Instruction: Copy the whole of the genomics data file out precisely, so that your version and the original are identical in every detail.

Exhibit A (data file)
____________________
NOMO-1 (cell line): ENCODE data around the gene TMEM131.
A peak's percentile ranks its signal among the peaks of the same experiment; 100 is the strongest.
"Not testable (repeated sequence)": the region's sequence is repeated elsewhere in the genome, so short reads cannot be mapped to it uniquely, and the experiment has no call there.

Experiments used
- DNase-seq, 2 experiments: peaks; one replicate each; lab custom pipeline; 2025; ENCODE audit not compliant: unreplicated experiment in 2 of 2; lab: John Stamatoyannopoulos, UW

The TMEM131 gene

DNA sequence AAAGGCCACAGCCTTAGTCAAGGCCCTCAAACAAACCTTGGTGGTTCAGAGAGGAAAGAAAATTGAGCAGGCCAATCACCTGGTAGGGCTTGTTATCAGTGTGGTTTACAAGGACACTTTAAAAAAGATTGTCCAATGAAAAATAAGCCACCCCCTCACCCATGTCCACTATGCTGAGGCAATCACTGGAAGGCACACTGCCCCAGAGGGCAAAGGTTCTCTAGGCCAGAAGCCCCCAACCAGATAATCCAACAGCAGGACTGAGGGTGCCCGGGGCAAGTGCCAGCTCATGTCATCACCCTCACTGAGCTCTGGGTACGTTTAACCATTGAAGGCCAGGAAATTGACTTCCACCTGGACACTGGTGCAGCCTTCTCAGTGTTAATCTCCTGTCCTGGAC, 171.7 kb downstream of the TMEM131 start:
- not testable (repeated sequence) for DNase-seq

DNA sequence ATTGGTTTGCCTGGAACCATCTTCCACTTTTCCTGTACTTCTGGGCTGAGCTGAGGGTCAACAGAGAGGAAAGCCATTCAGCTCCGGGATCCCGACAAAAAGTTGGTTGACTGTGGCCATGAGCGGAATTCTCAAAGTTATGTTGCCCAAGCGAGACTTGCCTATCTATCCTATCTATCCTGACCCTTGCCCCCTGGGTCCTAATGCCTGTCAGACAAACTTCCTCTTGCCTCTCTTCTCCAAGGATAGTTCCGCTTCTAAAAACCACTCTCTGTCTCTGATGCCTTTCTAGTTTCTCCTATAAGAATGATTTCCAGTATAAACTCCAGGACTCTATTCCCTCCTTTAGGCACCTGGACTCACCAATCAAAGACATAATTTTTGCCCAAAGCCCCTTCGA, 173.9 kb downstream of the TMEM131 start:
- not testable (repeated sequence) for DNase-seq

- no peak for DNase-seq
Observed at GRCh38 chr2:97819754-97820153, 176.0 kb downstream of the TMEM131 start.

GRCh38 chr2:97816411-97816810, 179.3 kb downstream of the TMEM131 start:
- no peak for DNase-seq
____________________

NOMO-1 (cell line): ENCODE data around the gene TMEM131.
A peak's percentile ranks its signal among the peaks of the same experiment; 100 is the strongest.
"Not testable (repeated sequence)": the region's sequence is repeated elsewhere in the genome, so short reads cannot be mapped to it uniquely, and the experiment has no call there.

Experiments used
- DNase-seq, 2 experiments: peaks; one replicate each; lab custom pipeline; 2025; ENCODE audit not compliant: unreplicated experiment in 2 of 2; lab: John Stamatoyannopoulos, UW

The TMEM131 gene

DNA sequence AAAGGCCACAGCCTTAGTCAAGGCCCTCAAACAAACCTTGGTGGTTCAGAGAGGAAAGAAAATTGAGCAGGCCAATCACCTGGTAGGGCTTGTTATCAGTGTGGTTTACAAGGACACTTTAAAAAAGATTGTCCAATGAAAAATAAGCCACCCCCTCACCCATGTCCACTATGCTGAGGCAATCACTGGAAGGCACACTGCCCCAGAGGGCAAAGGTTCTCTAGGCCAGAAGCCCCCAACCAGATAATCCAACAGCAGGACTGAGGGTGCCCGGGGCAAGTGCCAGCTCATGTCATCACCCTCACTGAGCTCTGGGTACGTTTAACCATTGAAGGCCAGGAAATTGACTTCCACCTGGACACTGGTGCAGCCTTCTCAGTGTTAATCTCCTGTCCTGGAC, 171.7 kb downstream of the TMEM131 start:
- not testable (repeated sequence) for DNase-seq

DNA sequence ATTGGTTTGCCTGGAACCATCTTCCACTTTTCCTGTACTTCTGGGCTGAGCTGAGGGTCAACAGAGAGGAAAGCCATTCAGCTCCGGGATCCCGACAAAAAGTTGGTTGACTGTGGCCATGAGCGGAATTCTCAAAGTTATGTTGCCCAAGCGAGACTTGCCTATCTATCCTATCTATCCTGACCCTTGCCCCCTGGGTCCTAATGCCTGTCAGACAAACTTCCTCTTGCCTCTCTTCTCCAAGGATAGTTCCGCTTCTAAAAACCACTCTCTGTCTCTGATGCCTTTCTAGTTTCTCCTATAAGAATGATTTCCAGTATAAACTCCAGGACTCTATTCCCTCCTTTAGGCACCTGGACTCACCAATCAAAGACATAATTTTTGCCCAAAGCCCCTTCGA, 173.9 kb downstream of the TMEM131 start:
- not testable (repeated sequence) for DNase-seq

- no peak for DNase-seq
Observed at GRCh38 chr2:97819754-97820153, 176.0 kb downstream of the TMEM131 start.

GRCh38 chr2:97816411-97816810, 179.3 kb downstream of the TMEM131 start:
- no peak for DNase-seq